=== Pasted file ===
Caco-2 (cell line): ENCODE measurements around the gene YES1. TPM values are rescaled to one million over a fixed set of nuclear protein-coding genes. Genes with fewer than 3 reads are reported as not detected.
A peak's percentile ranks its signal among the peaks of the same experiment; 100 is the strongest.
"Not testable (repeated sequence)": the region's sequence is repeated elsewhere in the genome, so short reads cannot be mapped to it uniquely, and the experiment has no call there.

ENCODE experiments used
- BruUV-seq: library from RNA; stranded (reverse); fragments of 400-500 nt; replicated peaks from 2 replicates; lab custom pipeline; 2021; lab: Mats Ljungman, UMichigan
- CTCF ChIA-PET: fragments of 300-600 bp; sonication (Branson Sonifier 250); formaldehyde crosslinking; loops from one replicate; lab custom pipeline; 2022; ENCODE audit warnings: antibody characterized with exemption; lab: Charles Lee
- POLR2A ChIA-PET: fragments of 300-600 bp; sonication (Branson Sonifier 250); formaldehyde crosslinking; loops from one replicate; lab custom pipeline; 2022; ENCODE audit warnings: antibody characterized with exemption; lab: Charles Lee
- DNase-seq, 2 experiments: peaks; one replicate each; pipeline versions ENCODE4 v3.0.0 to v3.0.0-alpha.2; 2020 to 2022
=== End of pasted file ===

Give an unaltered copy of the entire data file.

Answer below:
Caco-2 (cell line): ENCODE measurements around the gene YES1. TPM values are rescaled to one million over a fixed set of nuclear protein-coding genes. Genes with fewer than 3 reads are reported as not detected.
A peak's percentile ranks its signal among the peaks of the same experiment; 100 is the strongest.
"Not testable (repeated sequence)": the region's sequence is repeated elsewhere in the genome, so short reads cannot be mapped to it uniquely, and the experiment has no call there.

ENCODE experiments used
- BruUV-seq: library from RNA; stranded (reverse); fragments of 400-500 nt; replicated peaks from 2 replicates; lab custom pipeline; 2021; lab: Mats Ljungman, UMichigan
- CTCF ChIA-PET: fragments of 300-600 bp; sonication (Branson Sonifier 250); formaldehyde crosslinking; loops from one replicate; lab custom pipeline; 2022; ENCODE audit warnings: antibody characterized with exemption; lab: Charles Lee
- POLR2A ChIA-PET: fragments of 300-600 bp; sonication (Branson Sonifier 250); formaldehyde crosslinking; loops from one replicate; lab custom pipeline; 2022; ENCODE audit warnings: antibody characterized with exemption; lab: Charles Lee
- DNase-seq, 2 experiments: peaks; one replicate each; pipeline versions ENCODE4 v3.0.0 to v3.0.0-alpha.2; 2020 to 2022